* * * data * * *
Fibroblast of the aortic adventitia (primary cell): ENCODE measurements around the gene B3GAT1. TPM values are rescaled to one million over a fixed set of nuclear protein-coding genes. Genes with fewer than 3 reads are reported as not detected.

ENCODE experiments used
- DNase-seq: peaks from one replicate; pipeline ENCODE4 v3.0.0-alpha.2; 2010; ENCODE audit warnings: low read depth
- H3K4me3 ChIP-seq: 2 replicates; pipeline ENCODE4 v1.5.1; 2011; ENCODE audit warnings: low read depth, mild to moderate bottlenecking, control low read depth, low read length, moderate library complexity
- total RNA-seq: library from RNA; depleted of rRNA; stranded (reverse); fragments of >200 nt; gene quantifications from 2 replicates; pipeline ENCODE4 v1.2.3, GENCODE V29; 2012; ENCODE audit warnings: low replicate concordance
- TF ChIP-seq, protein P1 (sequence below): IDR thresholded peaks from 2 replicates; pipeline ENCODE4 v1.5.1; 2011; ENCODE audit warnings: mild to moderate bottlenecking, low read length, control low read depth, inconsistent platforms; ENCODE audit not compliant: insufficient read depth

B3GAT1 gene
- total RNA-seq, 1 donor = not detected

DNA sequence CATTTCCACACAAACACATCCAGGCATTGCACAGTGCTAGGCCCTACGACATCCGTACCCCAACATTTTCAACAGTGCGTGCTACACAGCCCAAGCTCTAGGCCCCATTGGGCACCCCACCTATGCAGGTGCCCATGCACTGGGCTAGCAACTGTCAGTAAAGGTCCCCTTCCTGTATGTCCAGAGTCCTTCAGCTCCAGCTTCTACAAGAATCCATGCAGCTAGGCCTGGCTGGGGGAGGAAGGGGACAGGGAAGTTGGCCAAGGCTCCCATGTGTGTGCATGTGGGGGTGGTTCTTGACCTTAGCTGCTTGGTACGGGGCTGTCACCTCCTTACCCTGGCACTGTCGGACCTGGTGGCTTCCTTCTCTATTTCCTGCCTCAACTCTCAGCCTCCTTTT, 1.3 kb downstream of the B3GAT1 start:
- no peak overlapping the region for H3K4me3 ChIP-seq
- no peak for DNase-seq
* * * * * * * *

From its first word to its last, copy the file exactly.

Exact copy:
Fibroblast of the aortic adventitia (primary cell): ENCODE measurements around the gene B3GAT1. TPM values are rescaled to one million over a fixed set of nuclear protein-coding genes. Genes with fewer than 3 reads are reported as not detected.

ENCODE experiments used
- DNase-seq: peaks from one replicate; pipeline ENCODE4 v3.0.0-alpha.2; 2010; ENCODE audit warnings: low read depth
- H3K4me3 ChIP-seq: 2 replicates; pipeline ENCODE4 v1.5.1; 2011; ENCODE audit warnings: low read depth, mild to moderate bottlenecking, control low read depth, low read length, moderate library complexity
- total RNA-seq: library from RNA; depleted of rRNA; stranded (reverse); fragments of >200 nt; gene quantifications from 2 replicates; pipeline ENCODE4 v1.2.3, GENCODE V29; 2012; ENCODE audit warnings: low replicate concordance
- TF ChIP-seq, protein P1 (sequence below): IDR thresholded peaks from 2 replicates; pipeline ENCODE4 v1.5.1; 2011; ENCODE audit warnings: mild to moderate bottlenecking, low read length, control low read depth, inconsistent platforms; ENCODE audit not compliant: insufficient read depth

B3GAT1 gene
- total RNA-seq, 1 donor = not detected

DNA sequence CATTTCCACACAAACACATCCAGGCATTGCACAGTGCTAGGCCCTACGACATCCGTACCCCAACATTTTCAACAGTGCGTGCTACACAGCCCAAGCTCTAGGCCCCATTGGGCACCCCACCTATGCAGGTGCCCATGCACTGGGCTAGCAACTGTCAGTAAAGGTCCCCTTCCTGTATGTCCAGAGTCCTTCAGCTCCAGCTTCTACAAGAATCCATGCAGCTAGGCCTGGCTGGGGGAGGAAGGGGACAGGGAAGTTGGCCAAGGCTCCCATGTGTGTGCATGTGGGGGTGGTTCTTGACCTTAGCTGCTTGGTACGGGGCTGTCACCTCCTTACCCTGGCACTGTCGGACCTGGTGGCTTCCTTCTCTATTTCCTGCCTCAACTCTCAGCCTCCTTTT, 1.3 kb downstream of the B3GAT1 start:
- no peak overlapping the region for H3K4me3 ChIP-seq
- no peak for DNase-seq